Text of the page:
On March 15, 2020, Vantage learned for the first time that one of its workers tested positive for COVID-19.  Loeb claims he informed Vantage that the company’s factory should be closed in response, but Vantage dismissed the idea and asserted instead that all of its machines had been cleaned since the infected employee had last worked. Loeb alleged he emailed Vantage stating that employees who had contact with the COVID-positive employee should be informed of same and told to self-quarantine. Loeb further alleged Vantage agreed to inform the floor manager who came in contact with the positive-tested employee but did not allow Loeb to inform other workers. However, on the morning of March 19, 2020, Loeb again insisted workers be informed of their exposure to COVID-19. In response, Neaman terminated Loeb’s employment telling him that, “today is your last day.”

Loeb filed suit alleging his employment with Vantage was terminated in violation of CEPA because of his insistence that Vantage follow guidelines and executive orders intended to mitigate the spread of the COVID-19 virus and promote the safety and health of workers. CEPA forbids an employer from taking retaliatory action against an employee because the employee objects to, or refuses to participate in, any activity, policy, or practice which the employee reasonably believes is incompatible with a clear mandate of public policy concerning the public health, safety or welfare or protection of the environment. N.J.S.A., 34:19-3. After filing suit, the Vantage defendants moved to dismiss Loeb’s complaint alleging that it failed to state a claim upon which relief could be granted.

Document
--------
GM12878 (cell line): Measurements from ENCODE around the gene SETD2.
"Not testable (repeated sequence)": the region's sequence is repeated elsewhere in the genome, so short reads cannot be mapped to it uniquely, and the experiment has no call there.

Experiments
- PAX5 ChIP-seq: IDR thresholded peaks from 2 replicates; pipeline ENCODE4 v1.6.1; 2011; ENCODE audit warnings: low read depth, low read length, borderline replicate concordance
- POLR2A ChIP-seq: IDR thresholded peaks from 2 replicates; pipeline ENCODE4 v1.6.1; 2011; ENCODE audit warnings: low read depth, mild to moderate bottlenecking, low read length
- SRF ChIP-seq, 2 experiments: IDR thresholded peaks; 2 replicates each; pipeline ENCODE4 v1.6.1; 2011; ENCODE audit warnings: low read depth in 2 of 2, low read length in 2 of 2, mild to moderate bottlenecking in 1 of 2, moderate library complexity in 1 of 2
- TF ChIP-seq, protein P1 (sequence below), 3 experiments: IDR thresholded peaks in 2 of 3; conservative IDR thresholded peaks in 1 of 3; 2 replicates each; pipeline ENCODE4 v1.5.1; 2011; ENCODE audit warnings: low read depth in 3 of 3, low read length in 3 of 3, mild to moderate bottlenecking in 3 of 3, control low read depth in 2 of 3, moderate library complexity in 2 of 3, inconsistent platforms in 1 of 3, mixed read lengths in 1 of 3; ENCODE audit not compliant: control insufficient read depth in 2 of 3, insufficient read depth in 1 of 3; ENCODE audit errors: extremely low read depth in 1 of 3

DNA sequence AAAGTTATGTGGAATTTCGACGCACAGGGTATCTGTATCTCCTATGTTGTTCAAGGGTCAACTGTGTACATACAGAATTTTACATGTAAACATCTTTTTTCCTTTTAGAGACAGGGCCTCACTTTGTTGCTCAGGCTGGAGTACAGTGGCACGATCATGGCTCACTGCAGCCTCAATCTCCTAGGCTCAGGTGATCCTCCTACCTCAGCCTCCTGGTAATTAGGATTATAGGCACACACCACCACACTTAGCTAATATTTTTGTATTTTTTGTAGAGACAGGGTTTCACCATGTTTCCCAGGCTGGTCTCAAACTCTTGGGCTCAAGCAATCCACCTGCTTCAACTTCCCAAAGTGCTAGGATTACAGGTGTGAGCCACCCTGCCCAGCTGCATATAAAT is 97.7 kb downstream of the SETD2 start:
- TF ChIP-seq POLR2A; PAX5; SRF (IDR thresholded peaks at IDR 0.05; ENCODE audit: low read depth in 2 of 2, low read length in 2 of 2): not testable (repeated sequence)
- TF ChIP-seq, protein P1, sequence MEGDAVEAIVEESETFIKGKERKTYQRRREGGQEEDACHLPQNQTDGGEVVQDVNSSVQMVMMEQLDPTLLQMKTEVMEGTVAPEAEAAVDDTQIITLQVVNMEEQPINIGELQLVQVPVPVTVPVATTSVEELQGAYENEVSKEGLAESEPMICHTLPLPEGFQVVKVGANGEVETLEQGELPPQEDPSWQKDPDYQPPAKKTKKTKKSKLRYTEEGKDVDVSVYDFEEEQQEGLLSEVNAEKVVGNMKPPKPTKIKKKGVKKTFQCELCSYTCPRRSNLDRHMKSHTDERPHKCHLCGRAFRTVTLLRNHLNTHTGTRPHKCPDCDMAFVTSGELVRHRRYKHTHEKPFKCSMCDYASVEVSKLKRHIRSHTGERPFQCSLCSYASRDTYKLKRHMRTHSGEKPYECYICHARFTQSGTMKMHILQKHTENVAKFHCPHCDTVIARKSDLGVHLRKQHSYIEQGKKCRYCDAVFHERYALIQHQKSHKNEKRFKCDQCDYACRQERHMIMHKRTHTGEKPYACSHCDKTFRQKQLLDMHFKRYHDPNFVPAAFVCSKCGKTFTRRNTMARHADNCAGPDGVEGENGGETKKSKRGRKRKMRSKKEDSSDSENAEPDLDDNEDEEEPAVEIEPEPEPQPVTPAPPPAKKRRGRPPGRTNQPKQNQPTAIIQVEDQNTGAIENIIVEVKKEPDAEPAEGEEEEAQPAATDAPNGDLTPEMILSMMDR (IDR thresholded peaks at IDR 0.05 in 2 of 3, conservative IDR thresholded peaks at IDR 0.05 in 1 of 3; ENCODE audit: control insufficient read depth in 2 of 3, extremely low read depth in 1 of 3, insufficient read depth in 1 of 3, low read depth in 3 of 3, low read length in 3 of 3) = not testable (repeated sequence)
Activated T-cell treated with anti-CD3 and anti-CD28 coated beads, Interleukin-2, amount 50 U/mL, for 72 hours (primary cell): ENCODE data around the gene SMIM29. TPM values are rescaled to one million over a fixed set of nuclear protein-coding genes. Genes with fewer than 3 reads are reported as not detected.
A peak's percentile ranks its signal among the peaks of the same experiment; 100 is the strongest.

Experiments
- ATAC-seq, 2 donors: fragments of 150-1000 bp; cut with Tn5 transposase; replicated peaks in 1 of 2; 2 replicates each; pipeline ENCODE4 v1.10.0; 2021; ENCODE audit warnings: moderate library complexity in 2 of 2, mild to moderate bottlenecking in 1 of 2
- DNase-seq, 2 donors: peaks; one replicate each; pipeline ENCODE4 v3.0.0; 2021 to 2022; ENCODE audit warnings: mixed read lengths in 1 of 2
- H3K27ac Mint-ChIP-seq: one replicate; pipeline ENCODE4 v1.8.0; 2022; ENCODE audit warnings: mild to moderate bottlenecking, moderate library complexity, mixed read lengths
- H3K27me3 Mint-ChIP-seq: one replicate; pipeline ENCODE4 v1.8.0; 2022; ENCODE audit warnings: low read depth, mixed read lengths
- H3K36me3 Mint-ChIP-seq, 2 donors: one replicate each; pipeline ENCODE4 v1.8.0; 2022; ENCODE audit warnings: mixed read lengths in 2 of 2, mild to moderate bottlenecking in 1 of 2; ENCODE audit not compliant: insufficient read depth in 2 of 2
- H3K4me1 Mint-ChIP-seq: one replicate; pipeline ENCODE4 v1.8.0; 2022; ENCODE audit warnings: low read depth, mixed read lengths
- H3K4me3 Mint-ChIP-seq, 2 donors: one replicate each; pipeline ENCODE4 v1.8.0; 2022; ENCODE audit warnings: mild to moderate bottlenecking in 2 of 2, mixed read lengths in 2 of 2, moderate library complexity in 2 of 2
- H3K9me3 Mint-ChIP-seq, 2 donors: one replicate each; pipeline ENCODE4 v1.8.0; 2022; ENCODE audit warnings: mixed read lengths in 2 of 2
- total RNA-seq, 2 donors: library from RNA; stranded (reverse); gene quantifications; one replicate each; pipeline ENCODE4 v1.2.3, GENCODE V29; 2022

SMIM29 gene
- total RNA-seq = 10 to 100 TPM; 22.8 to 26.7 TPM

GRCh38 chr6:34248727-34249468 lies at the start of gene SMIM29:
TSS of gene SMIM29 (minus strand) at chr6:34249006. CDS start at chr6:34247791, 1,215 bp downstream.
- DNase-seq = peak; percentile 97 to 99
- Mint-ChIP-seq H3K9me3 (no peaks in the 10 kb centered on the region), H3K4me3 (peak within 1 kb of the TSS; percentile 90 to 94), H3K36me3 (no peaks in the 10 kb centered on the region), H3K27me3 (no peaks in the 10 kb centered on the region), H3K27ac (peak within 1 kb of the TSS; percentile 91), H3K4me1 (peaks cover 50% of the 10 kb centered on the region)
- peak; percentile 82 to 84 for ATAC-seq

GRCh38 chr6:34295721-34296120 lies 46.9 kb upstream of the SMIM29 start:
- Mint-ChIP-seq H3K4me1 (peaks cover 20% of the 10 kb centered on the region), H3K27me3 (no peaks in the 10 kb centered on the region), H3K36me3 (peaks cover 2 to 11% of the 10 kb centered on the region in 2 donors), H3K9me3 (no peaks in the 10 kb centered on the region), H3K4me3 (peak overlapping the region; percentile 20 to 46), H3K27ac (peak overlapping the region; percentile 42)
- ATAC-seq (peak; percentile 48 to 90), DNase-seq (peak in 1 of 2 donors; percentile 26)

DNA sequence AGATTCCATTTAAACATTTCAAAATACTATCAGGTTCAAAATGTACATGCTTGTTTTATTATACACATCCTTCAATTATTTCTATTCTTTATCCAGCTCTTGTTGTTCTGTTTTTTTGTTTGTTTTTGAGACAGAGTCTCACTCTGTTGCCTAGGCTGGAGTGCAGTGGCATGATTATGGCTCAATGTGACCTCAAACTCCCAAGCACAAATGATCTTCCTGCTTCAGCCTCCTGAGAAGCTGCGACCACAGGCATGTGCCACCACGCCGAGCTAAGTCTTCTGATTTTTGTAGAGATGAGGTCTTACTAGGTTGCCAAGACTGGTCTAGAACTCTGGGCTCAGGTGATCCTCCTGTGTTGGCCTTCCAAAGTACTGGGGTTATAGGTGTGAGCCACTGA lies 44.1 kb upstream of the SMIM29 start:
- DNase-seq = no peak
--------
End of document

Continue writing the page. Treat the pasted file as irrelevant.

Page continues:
In deciding the motion to dismiss, the motion court was required to “make a threshold determination that there is a substantial nexus between the complained-of-conduct and a law or public policy identified by the court or plaintiff.” Dzwonar v. McDevitt, 177 N.J. 451, 464  (2003).  In denying the Vantage Defendants’ motion to dismiss, the motion court found Plaintiff Loeb had pointed to “a numerous amount of specific regulations within the CDC, OSHA and Governor Murphy’s Executive Orders issued both before and after Plaintiff’s termination in response to COVID-19.” The Executive Orders in particular required compliance with CDC guidelines and required employers to take direct actions to protect their employees from the spread of COVID-19 within the workplace.

Do not hesitate to call the attorneys at Mashel law at (732) 536-6161 or fill out the contact form on this page for immediate help if your employer retaliates against you for reporting its failure to implement and enforce the COVID-19 related health and safety standards required by Governor Murphy’s Executive Orders or national CDC guidelines. At Mashel Law, located in Marlboro, New Jersey, we are dedicated to protecting the rights of employees.

Contact Information